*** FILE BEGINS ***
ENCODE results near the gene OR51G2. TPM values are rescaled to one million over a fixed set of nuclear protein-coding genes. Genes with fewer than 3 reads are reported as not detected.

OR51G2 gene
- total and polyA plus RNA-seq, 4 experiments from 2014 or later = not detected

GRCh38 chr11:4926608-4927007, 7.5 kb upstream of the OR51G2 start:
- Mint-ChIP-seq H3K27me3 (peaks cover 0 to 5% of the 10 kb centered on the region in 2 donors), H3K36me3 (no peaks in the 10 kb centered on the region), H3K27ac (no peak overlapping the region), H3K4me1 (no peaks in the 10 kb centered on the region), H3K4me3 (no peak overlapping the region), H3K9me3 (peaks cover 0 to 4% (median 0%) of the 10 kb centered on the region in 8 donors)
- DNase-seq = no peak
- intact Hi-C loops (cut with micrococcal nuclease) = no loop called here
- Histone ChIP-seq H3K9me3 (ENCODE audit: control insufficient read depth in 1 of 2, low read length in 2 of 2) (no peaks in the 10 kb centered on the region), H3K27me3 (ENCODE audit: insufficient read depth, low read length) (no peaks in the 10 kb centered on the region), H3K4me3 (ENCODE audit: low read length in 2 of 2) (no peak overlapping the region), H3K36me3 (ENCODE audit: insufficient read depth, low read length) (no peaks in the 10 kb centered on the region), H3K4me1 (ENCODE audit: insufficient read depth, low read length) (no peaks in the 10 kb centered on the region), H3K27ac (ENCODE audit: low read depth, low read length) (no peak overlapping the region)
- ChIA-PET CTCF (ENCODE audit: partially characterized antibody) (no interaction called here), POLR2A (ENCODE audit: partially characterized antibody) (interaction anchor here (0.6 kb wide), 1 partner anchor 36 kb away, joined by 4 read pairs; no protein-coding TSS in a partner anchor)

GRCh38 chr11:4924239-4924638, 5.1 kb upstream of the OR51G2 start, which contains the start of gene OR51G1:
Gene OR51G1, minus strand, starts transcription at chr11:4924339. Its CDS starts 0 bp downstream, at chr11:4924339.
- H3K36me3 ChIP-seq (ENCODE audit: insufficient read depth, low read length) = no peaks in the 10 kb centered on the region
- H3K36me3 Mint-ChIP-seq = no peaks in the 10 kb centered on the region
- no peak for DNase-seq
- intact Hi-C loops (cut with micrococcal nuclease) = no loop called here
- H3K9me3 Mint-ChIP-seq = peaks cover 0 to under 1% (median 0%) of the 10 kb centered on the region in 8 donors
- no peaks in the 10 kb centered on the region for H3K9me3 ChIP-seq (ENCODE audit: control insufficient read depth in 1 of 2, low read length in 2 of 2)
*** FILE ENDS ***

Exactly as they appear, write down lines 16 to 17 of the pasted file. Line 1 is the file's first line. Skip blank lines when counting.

- H3K9me3 Mint-ChIP-seq = peaks cover 0 to under 1% (median 0%) of the 10 kb centered on the region in 8 donors
- no peaks in the 10 kb centered on the region for H3K9me3 ChIP-seq (ENCODE audit: control insufficient read depth in 1 of 2, low read length in 2 of 2)